The VA was designated a medical center in 1978 to reflect the broad range of treatments it offered. IT officially joined the TMC as its 33rd member institution in 1985. Efforts to modernize the growing hodgepodge of buildings on the 118-acre campus proved impractical so the decision was made to replace them; the current building was completed in 1992.

Hench, Philip Showalter

  • http://id.loc.gov/authorities/names/n2006184682
  • Persona
  • 1896-1965

Dr. Philip Showalter Hench was born in Pittsburgh, Pennsylvania February 28, 1896. He died on vacation in Jamaica, March 30, 1965.

He graduated from Lafayette College, Easton, Pennsylvania, at the age of 20 and entered the University of Pittsburgh School of Medicine. He completed his medical studies in 1920 and in 1921 became a fellow at the Mayo Graduate School of Medicine of the University of Minnesota. He was appointed faculty member at the Mayo Clinic, Rochester, Minnesota, in 1925. In 1926 he was appointed head of the new section on rheumatic diseases. In 1928 he studied in Frieburg, Germany under the pathologist Professor Aschoff and in Munich under Professor von Muller. In 1953 he became a senior consultant of the Mayo Clinic. He retired from the Mayo Clinic and Mayo Graduate School of Medicine in 1957.

In the 1930s he was instrumental in strengthening the diagnosis standards of rheumatic diseases. He wrote several important papers on various aspects of rheumatology which gained his the respect of his profession. He encouraged others to join him in compliling the Annual Rheumatism Reviews, for which he served as the chief editor from 1932 to 1948. Dr. Hench was a founder of and active in the Arthritis and Rheumatism Association during his whole career and served as its president in 1939. Dr. Hench was chairman of the Ligue Internationale contre le Rheumatisme and of the Arthritis and Rheumatism Study Section of the National Institutes of Health. In 1962 he was appointed a member of the Commission on Drug Safety for advancement of the predictability of the action of new pharmaceuticals in humans.

During World War II he served in the United States Army Medical Corps at Hot Springs, Arkansas and at Camp Carson, Colorado when he directed the United States Army Rheumatism Center. He was promoted to rank of colonel in 1945.

When he returned to the Mayo Clinic after the war, he began to mention in his speeches the possible existence of an anti-rheumatic substance based on observations that some conditions, such as pregancy, jaundice or fever, seemed to afford patients remission of the pain and other symptoms of rheumatic diseases. During the 1940s, Dr. Edward C. Kendall, Hench's colleague at Mayo Clinic, succeeded in extracting a compound from the adrenal cortex. With some of the Clinic patients' willingness, in 1948, Hench and his research colleagues decided to try the compound on the patients to determine its effect on their rheumatoid arthritis.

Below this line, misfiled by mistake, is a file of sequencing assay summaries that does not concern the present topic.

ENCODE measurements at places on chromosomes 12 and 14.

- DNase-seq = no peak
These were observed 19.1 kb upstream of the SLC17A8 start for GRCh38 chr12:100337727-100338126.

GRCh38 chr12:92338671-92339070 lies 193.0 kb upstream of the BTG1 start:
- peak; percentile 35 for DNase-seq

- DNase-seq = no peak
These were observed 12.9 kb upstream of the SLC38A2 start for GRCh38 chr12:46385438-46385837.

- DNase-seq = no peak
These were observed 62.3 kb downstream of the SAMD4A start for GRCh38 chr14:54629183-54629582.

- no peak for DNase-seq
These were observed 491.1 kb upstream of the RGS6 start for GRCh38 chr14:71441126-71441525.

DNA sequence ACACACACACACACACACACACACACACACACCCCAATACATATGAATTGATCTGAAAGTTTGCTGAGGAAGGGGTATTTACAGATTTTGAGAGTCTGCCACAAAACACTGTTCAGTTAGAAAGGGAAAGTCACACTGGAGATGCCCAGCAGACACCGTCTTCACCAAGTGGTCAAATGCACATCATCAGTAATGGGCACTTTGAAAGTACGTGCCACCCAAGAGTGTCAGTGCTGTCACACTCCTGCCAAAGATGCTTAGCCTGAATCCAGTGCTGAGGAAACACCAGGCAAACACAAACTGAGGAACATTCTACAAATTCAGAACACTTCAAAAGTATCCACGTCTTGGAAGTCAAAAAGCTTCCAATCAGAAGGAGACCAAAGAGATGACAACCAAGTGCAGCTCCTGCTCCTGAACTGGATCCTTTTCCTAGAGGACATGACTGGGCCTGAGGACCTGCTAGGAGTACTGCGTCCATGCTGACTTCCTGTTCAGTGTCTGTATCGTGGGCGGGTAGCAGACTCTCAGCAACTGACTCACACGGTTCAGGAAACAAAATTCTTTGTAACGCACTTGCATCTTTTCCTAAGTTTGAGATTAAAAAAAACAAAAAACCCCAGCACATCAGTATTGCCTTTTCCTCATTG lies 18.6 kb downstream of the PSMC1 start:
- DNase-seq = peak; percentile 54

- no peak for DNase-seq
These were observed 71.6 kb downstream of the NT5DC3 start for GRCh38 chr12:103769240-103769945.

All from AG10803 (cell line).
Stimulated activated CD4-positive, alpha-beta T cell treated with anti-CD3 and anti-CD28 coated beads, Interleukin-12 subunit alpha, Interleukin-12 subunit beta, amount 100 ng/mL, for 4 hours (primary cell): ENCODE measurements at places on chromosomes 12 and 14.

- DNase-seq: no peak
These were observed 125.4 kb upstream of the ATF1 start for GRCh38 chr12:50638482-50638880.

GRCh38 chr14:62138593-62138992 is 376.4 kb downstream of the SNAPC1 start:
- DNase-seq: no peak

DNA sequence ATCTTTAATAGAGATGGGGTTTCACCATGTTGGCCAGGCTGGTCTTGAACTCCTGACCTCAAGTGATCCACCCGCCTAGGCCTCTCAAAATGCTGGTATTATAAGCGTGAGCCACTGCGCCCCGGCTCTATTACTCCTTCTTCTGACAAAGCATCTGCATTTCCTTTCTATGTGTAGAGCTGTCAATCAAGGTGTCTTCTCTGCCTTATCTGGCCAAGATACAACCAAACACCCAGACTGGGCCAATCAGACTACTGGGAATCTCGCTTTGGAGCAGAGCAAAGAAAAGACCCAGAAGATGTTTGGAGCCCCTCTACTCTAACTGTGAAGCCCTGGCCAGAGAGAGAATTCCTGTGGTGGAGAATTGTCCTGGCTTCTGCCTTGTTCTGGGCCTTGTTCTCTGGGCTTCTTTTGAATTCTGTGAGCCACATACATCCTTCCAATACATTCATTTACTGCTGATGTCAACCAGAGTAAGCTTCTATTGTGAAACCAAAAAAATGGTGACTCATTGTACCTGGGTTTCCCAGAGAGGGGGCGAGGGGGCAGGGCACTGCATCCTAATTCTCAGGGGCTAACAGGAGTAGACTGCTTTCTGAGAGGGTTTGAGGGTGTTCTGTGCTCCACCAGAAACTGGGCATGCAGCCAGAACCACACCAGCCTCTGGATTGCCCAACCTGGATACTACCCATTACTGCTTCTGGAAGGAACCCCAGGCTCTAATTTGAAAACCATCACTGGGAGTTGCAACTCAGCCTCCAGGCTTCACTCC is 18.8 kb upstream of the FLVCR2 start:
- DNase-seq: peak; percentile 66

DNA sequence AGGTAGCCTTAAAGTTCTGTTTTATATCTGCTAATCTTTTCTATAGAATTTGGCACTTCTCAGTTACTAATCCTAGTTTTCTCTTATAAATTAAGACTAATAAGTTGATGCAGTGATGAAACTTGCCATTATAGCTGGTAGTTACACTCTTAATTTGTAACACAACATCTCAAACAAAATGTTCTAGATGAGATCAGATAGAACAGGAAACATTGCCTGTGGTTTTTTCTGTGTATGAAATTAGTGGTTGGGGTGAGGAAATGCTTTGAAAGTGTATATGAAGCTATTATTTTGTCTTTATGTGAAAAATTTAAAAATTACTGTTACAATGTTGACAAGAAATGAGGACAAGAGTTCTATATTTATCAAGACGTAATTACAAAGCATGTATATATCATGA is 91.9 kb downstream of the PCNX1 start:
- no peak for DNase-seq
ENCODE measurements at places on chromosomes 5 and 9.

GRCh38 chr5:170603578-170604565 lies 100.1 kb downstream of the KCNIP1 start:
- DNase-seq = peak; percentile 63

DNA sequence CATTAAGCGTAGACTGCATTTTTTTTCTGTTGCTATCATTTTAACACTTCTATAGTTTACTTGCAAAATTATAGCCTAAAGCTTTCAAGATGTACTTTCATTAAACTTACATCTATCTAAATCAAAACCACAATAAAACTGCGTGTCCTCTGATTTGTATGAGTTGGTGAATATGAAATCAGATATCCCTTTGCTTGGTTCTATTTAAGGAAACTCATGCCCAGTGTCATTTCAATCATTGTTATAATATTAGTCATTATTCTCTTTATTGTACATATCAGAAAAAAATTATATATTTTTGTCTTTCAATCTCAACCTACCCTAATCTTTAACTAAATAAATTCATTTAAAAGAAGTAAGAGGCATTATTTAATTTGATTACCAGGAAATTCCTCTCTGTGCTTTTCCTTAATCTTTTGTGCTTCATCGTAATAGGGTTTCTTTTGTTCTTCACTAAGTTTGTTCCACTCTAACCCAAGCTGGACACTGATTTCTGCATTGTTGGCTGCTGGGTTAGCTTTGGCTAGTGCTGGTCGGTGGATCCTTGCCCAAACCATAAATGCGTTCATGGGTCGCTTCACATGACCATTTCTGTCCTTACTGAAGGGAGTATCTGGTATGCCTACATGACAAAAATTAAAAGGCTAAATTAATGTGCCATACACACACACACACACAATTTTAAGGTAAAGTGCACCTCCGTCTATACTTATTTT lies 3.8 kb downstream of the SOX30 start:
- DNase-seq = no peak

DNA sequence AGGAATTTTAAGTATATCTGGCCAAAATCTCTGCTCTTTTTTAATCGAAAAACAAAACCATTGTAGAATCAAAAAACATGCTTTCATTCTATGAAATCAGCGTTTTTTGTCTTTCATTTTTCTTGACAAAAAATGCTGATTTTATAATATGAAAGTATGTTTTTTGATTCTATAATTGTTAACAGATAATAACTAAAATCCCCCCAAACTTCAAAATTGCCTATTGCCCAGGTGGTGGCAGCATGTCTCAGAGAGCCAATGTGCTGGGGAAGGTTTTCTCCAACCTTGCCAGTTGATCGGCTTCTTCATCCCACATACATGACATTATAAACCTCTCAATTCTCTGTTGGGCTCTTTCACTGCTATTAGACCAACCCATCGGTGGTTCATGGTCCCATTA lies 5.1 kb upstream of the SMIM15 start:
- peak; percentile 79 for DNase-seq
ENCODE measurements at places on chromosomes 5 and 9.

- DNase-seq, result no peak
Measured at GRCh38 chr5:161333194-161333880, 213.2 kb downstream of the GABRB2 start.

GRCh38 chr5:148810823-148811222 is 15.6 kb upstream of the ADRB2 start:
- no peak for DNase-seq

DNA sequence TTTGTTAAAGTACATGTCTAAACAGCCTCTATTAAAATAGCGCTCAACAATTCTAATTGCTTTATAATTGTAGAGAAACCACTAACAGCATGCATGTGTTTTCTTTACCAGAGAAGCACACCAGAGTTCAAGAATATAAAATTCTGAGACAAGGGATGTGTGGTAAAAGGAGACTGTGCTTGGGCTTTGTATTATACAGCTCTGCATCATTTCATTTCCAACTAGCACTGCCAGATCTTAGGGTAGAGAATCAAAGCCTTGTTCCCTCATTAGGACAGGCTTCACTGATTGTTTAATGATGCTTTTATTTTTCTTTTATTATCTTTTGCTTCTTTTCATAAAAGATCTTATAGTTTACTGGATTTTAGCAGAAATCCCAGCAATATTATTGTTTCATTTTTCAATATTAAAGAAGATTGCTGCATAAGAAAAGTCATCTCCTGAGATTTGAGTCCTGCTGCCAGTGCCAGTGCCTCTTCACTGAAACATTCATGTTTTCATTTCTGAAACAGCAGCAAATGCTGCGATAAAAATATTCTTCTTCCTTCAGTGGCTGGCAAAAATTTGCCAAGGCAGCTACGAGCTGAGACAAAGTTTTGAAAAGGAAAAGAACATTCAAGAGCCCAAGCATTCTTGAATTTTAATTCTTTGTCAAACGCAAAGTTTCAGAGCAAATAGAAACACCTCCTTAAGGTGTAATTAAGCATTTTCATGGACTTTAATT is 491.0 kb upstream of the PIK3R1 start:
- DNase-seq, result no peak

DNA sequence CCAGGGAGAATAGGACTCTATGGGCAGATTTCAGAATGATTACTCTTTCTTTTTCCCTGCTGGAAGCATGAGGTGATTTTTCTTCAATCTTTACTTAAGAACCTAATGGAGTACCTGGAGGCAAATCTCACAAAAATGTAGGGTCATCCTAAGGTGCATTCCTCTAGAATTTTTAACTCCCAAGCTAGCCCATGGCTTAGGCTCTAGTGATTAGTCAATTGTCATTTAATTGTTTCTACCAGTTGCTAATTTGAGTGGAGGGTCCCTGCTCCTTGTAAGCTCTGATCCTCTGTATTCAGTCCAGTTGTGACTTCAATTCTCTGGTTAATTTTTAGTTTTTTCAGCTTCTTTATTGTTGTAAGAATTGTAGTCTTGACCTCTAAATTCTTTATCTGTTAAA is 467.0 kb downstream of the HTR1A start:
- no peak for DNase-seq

The dramatic results of freedom from pain, lessened swelling and increased movement obtained by the patients were instantaneous news. In 1949 Dr. Hench reported to the American College of Physicians and to the seventh meeting of the International League against Rheumatism the results of the trials of cortisone and Adrenocorticotropic Hormone (ACTH)in cases of rheumatoid arthritis and rheumatic fever. Although the results were hailed by the general public as a complete cure for rheumatoid arthritis, Dr. Hench insisted that the Mayo team had at that time conducted only preliminary trials. However this was a major breakthrough in the treatment and research of rheumatic diseases.

In 1950, Dr. Hench was awarded the Nobel Prize for physiology and medicine jointly with biochemists Dr. Edward C. Kendall and Professor Tadeus Reichstein of Basle. He won many other awards for his research work, including the Lasker Award of the American Public Health Association, the Heberden Award from the Heberden Society in Great Britain, the Criss Award from the American Rheumatology Association,an award from the Argentine Society of Rheumatology, an honorary degree of Doctor of Science from the National University of Ireland, and the Modern Medicine Award.

Dr. Hench was a member or honorary member of many national and international institutions and organizations. Among the many were the American Academy of Arts and Sciences; the RoyalSociety of Medicine, London; the Royal Academy of Medicine of Belgium; the Association of American Physicians; Association of Military Surgeons of the United States.

Dr. Hench married Mary Genevieve Kahler in 1927. They had four children: Mary Showalter Henty, Dr. Philip Kahler Hench, Susan Kahler Bowis, John Bixler Hench. Mrs. Hench's father had worked with the Mayo Clinic to provide the use of the Kahler Corporations group of hospitals, hotels and supporting institutions for Mayo staff and patients. Dr. Hench served on the Board of Directors of the Kahler Corporation.

His hobbies were tennis, music, photography and the works of Sir Arthur Conan Doyle. He published several articles on medicial history, most notably on the conquest of yellow fever.

Biographical information from: "Philip Showalter Hench, M.D." by James Eckman. The Journal-Lancet, Vol. 85, No.5, May 1965, p. 218-220; "Obituary Notices: P. S. Hench, M.D.", British Medical Journal, April 10, 1965, p. 1003; "Dr. Philip Hench, Nobel Laureate, Dies" Mayovox, Vol. 16, No. 12, April 9, 1965, p.1.